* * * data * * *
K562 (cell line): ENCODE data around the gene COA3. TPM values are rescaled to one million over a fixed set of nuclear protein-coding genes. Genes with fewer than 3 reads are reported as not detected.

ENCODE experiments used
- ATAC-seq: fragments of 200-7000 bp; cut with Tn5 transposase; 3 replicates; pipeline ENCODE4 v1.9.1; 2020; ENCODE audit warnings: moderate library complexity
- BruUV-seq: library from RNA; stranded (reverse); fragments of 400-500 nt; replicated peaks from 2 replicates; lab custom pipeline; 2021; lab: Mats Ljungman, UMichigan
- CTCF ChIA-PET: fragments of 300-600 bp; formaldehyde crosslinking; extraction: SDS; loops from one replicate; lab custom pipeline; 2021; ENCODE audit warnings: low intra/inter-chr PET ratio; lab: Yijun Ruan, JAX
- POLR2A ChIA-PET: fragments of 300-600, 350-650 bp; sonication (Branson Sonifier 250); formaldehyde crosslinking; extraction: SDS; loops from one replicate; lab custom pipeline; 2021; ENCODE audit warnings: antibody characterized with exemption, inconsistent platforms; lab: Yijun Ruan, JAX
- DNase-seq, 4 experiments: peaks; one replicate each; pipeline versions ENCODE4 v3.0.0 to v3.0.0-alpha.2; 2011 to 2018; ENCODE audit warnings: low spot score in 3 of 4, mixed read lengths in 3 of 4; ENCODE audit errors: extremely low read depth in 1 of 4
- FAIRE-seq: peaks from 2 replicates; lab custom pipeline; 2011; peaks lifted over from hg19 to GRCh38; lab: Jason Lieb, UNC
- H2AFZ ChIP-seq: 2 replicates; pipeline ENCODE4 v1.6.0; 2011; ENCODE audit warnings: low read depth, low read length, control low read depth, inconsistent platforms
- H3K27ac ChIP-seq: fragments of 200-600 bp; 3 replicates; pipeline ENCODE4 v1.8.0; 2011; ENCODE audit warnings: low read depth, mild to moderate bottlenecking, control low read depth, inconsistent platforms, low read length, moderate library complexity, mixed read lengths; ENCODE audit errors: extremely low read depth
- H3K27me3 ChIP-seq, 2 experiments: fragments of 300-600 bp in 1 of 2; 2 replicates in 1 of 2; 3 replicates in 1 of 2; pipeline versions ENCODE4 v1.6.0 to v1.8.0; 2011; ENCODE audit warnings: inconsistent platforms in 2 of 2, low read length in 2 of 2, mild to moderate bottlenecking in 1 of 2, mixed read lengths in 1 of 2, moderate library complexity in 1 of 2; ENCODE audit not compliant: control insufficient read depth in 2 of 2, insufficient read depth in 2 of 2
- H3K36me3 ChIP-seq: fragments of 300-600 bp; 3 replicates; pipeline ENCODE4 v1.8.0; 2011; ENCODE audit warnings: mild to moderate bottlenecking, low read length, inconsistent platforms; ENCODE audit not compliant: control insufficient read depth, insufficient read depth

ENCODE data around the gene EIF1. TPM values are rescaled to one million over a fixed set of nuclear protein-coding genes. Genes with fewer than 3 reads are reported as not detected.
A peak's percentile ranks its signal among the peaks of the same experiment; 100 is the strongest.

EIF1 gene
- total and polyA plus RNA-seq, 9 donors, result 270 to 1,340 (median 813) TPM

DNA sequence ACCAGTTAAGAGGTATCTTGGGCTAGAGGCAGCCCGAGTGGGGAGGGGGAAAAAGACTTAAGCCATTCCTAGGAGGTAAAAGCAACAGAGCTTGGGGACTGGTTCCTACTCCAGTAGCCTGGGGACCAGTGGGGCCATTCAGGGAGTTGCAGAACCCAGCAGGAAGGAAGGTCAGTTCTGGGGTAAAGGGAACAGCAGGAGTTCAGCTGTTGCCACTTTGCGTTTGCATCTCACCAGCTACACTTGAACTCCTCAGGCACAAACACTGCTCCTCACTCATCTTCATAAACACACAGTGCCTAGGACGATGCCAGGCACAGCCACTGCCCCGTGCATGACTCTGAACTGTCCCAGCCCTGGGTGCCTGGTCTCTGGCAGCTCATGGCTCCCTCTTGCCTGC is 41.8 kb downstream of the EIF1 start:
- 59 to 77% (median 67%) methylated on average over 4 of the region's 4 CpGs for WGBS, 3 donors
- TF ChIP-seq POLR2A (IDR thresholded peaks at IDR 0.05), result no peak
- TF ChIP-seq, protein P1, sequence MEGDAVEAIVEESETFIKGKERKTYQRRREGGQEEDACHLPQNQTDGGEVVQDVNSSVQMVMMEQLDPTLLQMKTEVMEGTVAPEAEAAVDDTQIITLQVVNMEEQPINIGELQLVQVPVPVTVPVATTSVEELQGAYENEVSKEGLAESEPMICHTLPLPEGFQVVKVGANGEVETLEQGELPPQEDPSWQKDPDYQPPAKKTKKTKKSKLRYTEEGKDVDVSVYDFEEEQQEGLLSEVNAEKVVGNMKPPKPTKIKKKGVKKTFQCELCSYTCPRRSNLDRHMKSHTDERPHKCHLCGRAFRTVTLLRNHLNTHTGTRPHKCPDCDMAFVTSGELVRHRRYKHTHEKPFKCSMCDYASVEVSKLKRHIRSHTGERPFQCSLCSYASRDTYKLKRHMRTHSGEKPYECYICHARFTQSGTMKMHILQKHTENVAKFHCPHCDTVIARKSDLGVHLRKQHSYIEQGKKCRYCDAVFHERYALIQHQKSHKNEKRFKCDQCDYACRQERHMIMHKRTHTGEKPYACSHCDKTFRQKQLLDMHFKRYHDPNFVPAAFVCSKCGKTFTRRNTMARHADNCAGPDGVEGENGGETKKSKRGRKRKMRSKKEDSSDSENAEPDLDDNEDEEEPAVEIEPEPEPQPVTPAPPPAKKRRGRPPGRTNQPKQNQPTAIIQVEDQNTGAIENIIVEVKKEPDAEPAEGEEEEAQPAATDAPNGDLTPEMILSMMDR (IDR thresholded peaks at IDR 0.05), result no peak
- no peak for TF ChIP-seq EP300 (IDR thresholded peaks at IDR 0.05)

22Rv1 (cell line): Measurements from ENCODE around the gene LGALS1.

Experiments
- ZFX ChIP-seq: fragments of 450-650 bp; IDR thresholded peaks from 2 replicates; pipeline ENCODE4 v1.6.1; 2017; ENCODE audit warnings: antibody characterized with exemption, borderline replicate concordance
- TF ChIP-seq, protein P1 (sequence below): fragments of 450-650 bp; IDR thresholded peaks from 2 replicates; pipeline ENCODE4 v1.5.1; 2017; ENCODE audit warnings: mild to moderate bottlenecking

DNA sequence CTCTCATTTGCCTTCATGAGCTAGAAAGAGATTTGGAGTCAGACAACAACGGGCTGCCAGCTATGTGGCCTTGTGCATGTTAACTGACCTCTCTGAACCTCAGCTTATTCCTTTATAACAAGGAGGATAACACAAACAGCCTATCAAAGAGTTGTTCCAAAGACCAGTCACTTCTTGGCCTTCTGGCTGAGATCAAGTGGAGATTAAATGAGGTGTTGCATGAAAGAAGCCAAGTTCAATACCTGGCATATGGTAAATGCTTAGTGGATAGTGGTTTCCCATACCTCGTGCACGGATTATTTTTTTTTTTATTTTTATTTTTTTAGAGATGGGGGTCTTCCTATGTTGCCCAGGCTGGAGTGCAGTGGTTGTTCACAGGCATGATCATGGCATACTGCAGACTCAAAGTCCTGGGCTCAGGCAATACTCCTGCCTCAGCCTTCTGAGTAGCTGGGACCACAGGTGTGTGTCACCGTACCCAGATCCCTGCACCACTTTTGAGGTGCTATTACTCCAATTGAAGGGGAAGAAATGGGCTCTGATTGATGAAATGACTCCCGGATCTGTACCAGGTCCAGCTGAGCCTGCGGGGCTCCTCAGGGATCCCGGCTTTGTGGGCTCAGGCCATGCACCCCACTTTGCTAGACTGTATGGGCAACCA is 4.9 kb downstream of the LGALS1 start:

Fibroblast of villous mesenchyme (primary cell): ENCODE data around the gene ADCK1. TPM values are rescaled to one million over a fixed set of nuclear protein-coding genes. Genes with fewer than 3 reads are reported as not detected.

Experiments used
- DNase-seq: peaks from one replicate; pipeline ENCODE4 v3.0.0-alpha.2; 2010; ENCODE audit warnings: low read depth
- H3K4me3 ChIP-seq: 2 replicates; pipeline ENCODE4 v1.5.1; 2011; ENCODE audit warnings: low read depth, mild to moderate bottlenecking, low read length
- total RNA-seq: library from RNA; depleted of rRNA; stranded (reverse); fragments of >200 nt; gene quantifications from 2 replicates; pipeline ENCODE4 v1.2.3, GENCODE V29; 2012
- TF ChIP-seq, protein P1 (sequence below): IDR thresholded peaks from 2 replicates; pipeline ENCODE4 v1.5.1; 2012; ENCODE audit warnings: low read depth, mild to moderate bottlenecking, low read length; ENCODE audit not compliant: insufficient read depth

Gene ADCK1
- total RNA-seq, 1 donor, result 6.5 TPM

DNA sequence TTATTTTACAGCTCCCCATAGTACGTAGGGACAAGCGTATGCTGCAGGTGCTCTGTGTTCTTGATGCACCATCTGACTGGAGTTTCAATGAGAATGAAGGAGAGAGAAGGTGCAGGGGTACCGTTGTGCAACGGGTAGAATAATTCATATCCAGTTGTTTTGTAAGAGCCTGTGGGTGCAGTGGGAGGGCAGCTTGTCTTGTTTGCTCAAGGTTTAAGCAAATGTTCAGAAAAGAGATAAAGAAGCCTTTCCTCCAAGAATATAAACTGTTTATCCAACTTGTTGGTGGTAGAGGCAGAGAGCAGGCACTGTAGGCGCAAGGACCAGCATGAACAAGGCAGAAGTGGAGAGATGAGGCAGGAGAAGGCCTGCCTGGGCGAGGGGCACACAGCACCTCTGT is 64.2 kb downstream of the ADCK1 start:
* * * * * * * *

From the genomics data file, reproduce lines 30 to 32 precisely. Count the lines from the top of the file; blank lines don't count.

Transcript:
- H3K4me3 ChIP-seq: 2 replicates; pipeline ENCODE4 v1.5.1; 2011; ENCODE audit warnings: low read depth, mild to moderate bottlenecking, low read length
- total RNA-seq: library from RNA; depleted of rRNA; stranded (reverse); fragments of >200 nt; gene quantifications from 2 replicates; pipeline ENCODE4 v1.2.3, GENCODE V29; 2012
- TF ChIP-seq, protein P1 (sequence below): IDR thresholded peaks from 2 replicates; pipeline ENCODE4 v1.5.1; 2012; ENCODE audit warnings: low read depth, mild to moderate bottlenecking, low read length; ENCODE audit not compliant: insufficient read depth